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Forest School sessions offer an exciting hands on learning experience in a natural environment with trees. The sessions offer ALL learners the opportunities to achieve and develop confidence and self- esteem. Forest School is a specialised learning approach which compliments the wider context of outdoor and woodland education. The student led sessions are delivered by a qualified member of staff who ensures that the whole programme allows individuals to develop a relationship with the natural world, foster resilience, creativity and confidence.

Forest School Fosters Holistic Development

Personal and Emotional Development

Setting challenging but achievable activities helps to build the confidence of learners.

Student-led sessions can develop students' self-esteem.

Regular social interactions, new and challenging activities, and changing physical conditions result in students experiencing a range of different emotions.

Student-led activities and a reliance on natural materials fosters creative thinking.

Social Development

Cooperative play and team activities help students to build relationships with their peers

Long-term Forest School programmes with the same group of students facilitates the building of close friendships.

Promoting positive behaviours and social values through human interaction helps students understand how to act in real life situations.

Observing and interacting with other students, who are experiencing a range of different emotions helps to build an awareness of others.

Intellectual Development

Encouraging and scaffolding students through a range of new and challenging activities helps to develop their problem solving skills.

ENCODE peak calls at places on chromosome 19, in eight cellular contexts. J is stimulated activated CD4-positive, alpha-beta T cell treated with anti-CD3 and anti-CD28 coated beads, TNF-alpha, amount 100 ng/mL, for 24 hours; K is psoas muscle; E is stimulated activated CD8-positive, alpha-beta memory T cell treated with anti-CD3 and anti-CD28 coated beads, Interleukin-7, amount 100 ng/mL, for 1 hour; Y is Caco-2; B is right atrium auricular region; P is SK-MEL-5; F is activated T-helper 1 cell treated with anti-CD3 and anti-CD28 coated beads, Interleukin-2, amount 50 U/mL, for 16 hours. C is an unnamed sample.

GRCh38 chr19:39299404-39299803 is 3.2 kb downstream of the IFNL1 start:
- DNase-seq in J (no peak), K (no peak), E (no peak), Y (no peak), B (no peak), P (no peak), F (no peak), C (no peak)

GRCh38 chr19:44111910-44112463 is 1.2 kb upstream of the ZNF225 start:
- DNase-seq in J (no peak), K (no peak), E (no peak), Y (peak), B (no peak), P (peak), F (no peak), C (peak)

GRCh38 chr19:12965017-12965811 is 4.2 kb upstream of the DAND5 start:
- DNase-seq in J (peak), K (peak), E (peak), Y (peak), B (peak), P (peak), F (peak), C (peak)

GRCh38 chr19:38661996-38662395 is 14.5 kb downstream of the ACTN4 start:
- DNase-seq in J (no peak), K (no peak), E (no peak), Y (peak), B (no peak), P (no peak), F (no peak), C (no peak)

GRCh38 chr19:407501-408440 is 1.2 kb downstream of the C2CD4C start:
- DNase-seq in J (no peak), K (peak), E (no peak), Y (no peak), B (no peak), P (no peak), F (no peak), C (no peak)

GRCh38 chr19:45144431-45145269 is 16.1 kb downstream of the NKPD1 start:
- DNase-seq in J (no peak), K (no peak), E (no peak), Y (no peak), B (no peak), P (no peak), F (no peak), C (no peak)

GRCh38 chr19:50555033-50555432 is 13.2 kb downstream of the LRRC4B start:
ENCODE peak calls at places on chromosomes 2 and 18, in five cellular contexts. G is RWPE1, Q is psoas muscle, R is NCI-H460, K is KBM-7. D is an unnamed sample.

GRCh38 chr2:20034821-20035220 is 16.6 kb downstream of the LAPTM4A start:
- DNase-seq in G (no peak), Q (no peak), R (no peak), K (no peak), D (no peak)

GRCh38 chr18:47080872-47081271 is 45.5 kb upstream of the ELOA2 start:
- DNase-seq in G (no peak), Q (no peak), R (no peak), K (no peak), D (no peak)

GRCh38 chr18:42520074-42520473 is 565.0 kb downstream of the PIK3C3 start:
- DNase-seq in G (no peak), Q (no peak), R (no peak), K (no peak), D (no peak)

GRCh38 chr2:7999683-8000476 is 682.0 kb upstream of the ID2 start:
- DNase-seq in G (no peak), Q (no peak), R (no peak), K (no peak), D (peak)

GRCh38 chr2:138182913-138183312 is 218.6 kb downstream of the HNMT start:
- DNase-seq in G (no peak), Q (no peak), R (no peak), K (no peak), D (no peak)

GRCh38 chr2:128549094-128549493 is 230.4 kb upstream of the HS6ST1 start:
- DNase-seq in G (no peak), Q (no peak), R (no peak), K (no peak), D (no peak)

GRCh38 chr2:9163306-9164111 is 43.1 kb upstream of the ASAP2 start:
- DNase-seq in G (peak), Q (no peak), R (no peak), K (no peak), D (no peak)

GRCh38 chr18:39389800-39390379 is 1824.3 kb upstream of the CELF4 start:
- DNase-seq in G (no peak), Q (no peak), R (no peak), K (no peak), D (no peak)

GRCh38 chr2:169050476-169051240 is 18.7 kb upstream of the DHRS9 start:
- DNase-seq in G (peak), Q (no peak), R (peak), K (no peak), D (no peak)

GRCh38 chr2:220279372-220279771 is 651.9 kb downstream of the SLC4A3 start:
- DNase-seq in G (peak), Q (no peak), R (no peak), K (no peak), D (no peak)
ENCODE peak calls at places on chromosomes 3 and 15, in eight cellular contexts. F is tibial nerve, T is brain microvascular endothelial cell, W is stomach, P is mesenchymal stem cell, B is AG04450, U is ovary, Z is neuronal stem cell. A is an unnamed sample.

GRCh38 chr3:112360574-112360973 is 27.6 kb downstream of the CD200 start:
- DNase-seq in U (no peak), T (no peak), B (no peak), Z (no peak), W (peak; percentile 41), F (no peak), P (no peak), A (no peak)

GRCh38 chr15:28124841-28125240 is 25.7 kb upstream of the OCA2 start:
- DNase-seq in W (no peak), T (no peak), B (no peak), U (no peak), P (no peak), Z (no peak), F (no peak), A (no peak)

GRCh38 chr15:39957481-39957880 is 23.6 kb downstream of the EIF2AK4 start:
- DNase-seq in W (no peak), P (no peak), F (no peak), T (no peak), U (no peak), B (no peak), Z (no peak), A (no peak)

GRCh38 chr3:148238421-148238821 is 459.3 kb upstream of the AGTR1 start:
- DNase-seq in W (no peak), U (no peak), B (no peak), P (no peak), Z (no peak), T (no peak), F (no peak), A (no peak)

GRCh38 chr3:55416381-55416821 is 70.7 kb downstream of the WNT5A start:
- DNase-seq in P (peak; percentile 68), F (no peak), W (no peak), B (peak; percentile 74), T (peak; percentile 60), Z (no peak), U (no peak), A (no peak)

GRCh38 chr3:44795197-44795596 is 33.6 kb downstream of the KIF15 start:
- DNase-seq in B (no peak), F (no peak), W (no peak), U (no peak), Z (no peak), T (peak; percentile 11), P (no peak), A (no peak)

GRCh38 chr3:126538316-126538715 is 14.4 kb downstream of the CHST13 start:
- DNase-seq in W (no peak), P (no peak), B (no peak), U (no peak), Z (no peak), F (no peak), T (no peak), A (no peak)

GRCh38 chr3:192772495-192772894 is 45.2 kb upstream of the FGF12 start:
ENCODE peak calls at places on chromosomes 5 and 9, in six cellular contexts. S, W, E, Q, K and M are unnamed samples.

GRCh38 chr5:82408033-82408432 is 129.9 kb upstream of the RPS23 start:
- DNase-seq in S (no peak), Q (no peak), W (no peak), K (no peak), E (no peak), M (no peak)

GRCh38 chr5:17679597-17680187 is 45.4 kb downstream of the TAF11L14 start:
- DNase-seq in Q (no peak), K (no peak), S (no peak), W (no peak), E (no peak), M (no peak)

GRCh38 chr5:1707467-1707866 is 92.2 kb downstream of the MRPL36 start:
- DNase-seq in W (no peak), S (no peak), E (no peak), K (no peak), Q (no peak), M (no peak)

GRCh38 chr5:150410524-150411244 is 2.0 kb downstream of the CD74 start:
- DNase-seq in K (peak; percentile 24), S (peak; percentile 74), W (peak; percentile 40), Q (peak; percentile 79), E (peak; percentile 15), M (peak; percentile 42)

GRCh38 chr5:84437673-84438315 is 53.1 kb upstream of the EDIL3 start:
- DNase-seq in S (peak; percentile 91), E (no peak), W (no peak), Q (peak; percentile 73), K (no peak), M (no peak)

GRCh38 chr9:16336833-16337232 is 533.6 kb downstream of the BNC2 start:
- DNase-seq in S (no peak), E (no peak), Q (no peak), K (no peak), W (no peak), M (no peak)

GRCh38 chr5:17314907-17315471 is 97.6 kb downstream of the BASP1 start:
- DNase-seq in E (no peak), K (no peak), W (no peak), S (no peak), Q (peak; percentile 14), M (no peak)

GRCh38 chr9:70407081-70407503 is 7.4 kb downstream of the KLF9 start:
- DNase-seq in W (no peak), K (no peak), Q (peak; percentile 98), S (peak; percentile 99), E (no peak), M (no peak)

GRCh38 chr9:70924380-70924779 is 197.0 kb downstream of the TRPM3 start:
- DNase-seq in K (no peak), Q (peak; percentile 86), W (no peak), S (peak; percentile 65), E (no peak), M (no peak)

Regular contact with the natural environment helps to raise the students' awareness of environmental issues and helps to develop their understanding of the habitats and ecosystems present in British woodlands.

Encouraging students to recognise plants, trees, insects and other animals helps to develop their identification skills and knowledge of specific characteristics.

Activities such as den building and natural crafts develops understanding and recognition of shape, size, weight, quantity, and other mathematical concepts.

Physical Development

Many of the common Forest School activities - such as den building, obstacle courses and tree climbing - require different physical movements and thus help with the development of gross motor skills.

Similarly, activities such as tying knots, small natural crafts and whittling, using tools, require more intricate movements and therefore help with the development of fine motor skills.

Communication Skills

Team activities and cooperative play provide the opportunity to communicate in different ways, including verbal, written and visual methods.

Students have different levels of ability and are therefore able to scaffold the learning of their peers by demonstrating activities and encouraging them to attempt different activities.

Developing Cultural Understanding

Mixed groups often enable students to interact, communicate and form relationships with students from a range of different backgrounds and cultures.

The promotion of British values and appropriate cultural behaviours is a fundamental part of the Forest School ethos.